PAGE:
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Home Features Myths and the dirty truth of political lobbying
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TAGS Crime and Misconduct Commission, Lobbying, lobbyist
Former Labor Party state secretary Mike Smith, now a government relations specialist in Brisbane, is writing the definitive book on Australian lobbying — one blog post at a time.
I’m a lobbyist but I don’t appear overtly evil — I should do, according to some of my lefty friends. Recent media demonstrates many journalists, too, think lobbying is inherently suspicious.
This suspicion clearly comes from misunderstanding the role of lobbyists.
There are lobbyists who inhabit darkened, smoke-filled rooms, and whisper in the ears of government: “Mate, mate, you’ve got to do a favour.” But they are in a minority, because that’s a stupid approach.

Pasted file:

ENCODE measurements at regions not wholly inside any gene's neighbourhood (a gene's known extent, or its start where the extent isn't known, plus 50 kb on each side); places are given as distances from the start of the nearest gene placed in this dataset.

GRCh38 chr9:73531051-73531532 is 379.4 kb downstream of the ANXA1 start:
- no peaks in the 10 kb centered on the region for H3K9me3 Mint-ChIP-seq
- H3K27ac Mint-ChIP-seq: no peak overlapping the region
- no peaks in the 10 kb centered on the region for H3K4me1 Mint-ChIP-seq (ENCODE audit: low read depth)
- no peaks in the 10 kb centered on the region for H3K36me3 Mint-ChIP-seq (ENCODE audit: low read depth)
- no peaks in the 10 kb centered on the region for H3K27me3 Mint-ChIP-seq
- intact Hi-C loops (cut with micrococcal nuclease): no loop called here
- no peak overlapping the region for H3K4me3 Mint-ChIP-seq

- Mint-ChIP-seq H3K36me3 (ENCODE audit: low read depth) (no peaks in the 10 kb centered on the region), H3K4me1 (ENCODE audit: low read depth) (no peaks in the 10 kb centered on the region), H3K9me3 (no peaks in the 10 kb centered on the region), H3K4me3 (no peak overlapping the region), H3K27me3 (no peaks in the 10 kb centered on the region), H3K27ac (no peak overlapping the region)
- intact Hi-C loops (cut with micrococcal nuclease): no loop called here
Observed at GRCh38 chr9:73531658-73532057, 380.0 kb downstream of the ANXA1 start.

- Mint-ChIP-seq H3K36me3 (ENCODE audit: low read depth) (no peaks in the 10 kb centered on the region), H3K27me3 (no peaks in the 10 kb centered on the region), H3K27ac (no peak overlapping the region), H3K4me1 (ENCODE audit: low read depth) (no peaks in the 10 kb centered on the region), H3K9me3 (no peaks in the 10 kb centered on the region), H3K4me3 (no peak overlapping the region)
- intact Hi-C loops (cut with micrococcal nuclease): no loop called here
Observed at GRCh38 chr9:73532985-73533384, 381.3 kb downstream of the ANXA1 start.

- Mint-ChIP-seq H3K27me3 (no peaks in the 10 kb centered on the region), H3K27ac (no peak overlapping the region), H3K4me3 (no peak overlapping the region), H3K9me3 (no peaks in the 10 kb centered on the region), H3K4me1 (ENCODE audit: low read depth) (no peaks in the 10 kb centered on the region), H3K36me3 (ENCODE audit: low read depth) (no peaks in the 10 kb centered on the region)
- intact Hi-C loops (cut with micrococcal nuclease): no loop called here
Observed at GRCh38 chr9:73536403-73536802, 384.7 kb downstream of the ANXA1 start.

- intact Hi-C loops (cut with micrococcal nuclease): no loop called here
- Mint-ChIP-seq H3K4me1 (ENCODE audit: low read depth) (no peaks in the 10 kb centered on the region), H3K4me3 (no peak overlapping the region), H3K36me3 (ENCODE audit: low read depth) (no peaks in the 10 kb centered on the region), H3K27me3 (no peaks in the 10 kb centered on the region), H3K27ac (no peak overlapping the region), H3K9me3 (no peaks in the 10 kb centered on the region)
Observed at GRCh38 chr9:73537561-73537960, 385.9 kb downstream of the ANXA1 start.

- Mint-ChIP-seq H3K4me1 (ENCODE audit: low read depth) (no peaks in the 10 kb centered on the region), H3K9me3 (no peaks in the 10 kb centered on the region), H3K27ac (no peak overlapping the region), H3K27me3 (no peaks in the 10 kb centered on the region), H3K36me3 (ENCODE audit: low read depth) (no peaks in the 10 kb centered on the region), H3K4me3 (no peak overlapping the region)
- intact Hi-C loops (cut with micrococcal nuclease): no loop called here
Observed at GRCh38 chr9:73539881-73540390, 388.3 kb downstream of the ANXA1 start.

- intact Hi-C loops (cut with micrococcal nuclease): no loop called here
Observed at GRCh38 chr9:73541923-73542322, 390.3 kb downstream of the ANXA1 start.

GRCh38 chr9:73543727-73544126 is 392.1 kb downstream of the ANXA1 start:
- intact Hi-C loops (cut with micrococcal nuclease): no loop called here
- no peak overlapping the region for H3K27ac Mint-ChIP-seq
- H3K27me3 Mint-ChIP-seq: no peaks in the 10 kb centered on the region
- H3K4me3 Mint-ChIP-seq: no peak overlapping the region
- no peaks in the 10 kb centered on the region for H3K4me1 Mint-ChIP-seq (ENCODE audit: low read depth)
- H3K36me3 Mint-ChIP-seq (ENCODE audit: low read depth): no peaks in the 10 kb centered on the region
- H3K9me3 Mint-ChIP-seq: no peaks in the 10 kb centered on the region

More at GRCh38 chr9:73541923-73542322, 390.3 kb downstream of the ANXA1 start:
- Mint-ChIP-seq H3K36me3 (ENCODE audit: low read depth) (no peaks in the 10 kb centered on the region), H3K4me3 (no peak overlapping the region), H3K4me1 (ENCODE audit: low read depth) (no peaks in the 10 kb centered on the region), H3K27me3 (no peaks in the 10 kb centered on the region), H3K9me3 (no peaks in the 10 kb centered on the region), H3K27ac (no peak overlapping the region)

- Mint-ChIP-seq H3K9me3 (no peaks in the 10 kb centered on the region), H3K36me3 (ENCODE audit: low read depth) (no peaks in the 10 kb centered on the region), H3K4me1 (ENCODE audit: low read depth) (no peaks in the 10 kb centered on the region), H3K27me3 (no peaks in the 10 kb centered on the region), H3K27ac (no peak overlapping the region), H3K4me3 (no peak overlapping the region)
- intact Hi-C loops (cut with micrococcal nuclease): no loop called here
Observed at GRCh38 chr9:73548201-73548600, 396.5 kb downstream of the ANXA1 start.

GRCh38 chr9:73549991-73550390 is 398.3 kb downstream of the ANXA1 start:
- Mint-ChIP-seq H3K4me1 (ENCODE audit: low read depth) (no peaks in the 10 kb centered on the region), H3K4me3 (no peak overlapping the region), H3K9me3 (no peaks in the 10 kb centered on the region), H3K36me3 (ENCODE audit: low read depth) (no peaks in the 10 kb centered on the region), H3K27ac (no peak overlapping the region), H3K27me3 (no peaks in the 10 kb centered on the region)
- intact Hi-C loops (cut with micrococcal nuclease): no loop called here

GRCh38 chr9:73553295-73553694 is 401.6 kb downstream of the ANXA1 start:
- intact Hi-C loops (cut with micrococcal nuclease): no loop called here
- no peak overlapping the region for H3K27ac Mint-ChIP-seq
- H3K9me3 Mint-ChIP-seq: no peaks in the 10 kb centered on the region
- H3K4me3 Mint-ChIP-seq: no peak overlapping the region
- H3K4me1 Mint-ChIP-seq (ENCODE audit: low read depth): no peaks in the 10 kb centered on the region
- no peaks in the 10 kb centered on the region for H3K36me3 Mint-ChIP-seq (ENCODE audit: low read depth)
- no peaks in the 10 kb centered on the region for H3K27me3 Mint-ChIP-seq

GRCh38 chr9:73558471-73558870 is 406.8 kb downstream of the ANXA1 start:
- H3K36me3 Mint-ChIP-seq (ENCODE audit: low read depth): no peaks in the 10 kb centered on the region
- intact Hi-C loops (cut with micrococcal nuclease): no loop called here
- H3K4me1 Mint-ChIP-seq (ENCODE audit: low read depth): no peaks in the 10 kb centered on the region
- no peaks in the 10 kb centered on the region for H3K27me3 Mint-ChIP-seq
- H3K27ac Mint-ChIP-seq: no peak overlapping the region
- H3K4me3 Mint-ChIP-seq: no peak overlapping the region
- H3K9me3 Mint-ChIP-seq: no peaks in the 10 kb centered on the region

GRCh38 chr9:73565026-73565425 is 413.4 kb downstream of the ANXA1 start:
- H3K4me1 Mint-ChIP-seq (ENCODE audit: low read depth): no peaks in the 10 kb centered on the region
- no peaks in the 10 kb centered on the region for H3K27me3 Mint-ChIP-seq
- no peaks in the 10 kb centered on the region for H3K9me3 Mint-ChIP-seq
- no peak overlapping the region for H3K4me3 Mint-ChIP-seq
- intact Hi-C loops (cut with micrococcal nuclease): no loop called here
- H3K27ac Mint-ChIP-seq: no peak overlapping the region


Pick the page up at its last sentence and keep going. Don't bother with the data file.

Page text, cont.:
That cliché-ed picture leaves a lobbyist and their client in danger of the next decision-maker reversing the favour, or reporting the favour to the Crime and Misconduct Commission. It’s a short-term, lazy and unethical approach that risks reputational destruction.
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Former Labor Party State Secretary in Northern Territory, government relations consultant and owner of Ethical Consulting Services.
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